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Lady Gaga’s ‘The Fame’ at 10: How Her Debut Was a Self-Fulfilling Prophecy

With her 2008 LP, Stefani Germanotta went from yearning for stardom to embodying it

Stefani Joanne Angelina Germanotta best known by her stage name Lady Gaga, is an American singer-songwriter and musician. The latter part of the name is variably spelled either GaGa or Gaga, both on her websites and by her record label. She has been influenced by glam rockers such as David Bowie and Queen as well as '80s pop singers such as Madonna and Michael Jackson.After singer-songwriter and record producer Akon recognised that Gaga also had vocal talent, he signed her to a joint deal with his own label, Kon Live Distribution, and then started to work on her own new material for her debut album. In 2008, Gaga released The Fame, which she explained was "about how anyone can feel famous". To date, the album spawned the international hit singles "Just Dance" (nominated for Best Dance Recording at the 51st Grammy Awards) and "Poker Face".© Sarah Lee / eyevineContact eyevine for more information about using this image:T: +44 (0) 20 8709 8709E: info@eyevine.com http:///www.eyevine.com

Read how Lady Gaga's debut album, 'The Fame,' cemented her transformation from pop hopeful to bona fide megastar.

Sarah Lee /eyevine/Redux

“I used to walk down the street like I was a fucking star,” Lady Gaga told Rolling Stone for her first cover story in 2009. She was talking about her state of mind before her big breakthrough the year prior, but by the time she spoke to RS, Gaga didn’t need to pretend. She had become a bona fide megastar and an heir to the pop throne, just like the Madonnas, Janets and Britneys before her. And it was all thanks to the self-fulfilling prophecy of her debut album, boldly titled The Fame.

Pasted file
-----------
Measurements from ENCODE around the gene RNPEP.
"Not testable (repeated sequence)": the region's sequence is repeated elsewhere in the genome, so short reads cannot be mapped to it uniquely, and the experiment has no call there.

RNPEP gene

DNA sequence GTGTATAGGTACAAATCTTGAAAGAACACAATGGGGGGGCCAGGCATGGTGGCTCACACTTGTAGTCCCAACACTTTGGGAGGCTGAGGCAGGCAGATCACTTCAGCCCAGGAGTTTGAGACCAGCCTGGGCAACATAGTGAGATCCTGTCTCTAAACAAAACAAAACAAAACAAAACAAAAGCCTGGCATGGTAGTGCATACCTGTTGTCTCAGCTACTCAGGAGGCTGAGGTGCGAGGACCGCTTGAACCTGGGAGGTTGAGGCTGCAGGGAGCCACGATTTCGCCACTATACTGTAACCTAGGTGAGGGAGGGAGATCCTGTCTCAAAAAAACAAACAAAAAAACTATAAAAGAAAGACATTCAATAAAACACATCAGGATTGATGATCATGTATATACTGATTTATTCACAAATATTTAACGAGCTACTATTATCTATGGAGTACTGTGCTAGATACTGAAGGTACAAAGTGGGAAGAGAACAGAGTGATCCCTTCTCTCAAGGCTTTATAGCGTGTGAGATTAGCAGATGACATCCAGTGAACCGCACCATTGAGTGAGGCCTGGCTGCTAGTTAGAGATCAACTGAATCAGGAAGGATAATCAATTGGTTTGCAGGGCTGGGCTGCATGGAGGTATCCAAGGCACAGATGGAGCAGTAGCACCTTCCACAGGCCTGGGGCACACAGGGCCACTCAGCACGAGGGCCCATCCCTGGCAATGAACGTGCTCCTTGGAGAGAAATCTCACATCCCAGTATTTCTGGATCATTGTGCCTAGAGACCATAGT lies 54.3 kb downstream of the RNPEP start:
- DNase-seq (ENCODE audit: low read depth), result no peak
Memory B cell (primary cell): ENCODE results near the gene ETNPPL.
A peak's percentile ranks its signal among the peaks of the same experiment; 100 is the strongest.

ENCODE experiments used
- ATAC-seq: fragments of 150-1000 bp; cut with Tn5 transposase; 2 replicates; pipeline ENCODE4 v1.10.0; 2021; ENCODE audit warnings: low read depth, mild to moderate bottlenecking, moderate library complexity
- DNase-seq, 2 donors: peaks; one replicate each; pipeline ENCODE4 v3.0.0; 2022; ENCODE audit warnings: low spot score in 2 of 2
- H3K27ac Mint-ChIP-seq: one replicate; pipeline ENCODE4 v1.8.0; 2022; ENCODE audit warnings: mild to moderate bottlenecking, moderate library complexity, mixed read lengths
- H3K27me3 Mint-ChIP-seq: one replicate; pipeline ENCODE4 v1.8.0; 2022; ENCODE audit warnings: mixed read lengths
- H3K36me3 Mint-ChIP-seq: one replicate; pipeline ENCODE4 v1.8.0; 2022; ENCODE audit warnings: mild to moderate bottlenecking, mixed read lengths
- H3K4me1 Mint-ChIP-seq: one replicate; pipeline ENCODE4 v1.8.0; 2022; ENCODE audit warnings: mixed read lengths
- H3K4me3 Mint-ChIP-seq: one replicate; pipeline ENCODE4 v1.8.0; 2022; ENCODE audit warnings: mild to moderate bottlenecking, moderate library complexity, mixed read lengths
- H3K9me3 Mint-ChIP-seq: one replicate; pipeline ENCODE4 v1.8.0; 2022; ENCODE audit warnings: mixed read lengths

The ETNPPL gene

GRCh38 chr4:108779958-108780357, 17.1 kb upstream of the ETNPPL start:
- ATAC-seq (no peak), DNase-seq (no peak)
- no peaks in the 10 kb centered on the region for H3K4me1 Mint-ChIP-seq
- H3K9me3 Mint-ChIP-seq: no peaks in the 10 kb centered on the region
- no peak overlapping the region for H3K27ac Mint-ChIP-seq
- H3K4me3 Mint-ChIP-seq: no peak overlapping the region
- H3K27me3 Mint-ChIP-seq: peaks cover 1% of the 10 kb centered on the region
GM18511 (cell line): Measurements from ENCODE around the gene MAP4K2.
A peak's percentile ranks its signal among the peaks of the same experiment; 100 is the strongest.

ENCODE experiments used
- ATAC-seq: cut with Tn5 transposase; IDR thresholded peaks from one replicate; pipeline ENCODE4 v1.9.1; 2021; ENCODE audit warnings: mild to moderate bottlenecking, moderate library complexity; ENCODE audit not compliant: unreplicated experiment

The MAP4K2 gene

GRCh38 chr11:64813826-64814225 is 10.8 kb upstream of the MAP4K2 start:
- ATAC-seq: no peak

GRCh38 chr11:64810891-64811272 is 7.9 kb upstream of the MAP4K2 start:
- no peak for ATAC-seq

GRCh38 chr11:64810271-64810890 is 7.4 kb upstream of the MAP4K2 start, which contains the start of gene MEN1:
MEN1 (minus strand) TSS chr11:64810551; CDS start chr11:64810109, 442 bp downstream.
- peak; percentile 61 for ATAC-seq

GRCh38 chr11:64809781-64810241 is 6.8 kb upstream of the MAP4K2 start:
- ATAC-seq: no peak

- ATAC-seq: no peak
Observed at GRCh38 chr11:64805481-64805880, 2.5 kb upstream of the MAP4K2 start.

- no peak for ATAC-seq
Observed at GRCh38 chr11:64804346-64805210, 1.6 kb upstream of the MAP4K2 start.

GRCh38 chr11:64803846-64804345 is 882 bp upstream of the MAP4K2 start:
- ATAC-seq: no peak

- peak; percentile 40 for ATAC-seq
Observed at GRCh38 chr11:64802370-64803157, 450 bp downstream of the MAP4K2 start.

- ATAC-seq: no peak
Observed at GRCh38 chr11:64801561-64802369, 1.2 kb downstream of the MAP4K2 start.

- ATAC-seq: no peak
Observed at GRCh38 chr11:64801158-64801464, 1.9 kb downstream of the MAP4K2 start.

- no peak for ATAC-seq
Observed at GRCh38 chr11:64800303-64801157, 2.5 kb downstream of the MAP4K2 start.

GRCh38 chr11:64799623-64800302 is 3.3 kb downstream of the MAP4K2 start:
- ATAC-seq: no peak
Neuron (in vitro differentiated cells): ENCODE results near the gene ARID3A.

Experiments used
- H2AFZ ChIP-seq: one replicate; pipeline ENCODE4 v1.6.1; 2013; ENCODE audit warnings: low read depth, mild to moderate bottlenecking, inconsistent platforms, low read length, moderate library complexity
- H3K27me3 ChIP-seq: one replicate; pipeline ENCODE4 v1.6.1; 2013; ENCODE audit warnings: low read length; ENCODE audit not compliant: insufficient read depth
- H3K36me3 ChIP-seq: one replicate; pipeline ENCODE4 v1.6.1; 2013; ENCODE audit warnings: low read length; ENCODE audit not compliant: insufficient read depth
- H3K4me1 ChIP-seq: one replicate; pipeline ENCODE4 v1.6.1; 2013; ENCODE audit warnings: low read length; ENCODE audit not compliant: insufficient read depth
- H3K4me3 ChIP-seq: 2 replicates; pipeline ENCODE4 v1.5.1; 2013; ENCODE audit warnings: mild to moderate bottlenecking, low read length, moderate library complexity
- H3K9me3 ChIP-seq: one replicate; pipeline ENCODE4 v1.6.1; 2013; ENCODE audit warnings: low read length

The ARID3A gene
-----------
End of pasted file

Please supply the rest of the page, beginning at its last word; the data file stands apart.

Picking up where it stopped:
Prior to The Fame, Gaga was languishing in New York’s Lower East Side as just another hopeful. The Manhattan-born Stefani Germanotta dropped out of NYU, where she studied music and would perform piano ballads at the legendary, nearby Bitter End. She embedded herself in the club scene, launching Lady Gaga and the Starlight Revue with Lady Starlight. The pair’s pop-burlesque show paid tribute to the Seventies and helped to mold Gaga’s onstage persona, the same one the world would meet in a few years’ time.

I suppose that’s where the vanity of the album came from,” Gaga continued in her RS interview. “I operate from a place of delusion — that’s what The Fame is all about.” Gaga also admitted to the pernicious habits that mingled with her self-professed narcissism and artistic perfectionism. She recalled that after leaving college she would spend hours in front of a mirror in her tiny downtown apartment, high on cocaine, practicing her hair and makeup until she felt like a star.